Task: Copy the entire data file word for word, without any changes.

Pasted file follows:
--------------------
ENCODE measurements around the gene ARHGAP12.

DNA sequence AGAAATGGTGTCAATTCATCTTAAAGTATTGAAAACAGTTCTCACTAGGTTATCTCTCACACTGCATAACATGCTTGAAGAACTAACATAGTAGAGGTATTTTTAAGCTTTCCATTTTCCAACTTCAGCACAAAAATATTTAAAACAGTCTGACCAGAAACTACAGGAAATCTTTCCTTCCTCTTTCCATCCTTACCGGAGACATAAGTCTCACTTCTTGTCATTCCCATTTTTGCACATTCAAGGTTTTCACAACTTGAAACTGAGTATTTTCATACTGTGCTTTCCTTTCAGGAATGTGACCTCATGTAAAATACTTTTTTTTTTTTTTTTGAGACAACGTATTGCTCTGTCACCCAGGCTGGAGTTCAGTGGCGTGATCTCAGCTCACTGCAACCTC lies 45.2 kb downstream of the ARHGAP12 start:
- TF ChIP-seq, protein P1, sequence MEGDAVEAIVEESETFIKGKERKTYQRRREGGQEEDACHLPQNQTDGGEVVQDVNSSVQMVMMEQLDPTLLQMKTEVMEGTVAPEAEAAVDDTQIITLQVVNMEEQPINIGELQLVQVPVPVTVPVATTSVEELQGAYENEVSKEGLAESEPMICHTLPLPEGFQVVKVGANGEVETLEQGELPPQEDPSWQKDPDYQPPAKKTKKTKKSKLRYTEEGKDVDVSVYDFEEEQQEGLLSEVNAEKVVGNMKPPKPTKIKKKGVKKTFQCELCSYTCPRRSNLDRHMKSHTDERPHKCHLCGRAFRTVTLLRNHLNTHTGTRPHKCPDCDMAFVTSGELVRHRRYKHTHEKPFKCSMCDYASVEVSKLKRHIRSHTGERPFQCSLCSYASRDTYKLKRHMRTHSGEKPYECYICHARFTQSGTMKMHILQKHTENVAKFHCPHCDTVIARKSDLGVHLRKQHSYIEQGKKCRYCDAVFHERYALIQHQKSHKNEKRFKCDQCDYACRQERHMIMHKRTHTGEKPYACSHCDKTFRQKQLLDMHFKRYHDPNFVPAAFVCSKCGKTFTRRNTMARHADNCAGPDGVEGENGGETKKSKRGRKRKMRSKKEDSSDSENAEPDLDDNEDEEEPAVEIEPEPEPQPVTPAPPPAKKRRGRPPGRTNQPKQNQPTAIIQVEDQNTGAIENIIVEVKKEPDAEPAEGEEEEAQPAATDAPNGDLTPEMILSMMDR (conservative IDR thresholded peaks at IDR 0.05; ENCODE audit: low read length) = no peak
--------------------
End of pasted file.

ENCODE measurements around the gene ARHGAP12.

DNA sequence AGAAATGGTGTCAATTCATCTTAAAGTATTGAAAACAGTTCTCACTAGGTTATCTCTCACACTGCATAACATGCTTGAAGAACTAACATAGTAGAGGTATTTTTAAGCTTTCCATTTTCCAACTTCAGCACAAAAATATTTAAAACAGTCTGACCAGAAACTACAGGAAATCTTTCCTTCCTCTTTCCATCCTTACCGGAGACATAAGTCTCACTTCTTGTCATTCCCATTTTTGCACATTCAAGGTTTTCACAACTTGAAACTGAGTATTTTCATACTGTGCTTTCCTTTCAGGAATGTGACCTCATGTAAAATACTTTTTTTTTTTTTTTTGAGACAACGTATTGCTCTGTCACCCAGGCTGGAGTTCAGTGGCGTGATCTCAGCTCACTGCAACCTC lies 45.2 kb downstream of the ARHGAP12 start:
- TF ChIP-seq, protein P1, sequence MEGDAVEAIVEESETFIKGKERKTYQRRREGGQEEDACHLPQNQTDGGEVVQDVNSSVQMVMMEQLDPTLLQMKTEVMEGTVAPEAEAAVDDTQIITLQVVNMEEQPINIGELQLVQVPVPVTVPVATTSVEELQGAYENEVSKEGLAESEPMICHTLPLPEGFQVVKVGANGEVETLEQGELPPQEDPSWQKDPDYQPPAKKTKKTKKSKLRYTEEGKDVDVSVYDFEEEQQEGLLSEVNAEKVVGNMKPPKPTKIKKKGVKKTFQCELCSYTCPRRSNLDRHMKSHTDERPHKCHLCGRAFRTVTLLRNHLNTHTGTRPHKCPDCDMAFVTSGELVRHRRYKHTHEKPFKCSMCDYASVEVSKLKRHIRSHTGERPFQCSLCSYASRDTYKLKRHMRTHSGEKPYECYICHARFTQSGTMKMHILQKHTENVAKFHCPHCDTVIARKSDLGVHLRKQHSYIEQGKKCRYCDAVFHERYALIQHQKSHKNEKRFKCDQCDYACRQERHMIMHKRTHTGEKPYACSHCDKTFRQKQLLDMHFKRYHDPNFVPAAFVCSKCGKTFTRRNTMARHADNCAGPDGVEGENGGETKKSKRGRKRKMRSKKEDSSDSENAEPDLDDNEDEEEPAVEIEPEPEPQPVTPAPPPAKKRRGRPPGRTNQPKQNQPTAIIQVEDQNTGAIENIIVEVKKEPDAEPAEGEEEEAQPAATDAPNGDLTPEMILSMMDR (conservative IDR thresholded peaks at IDR 0.05; ENCODE audit: low read length) = no peak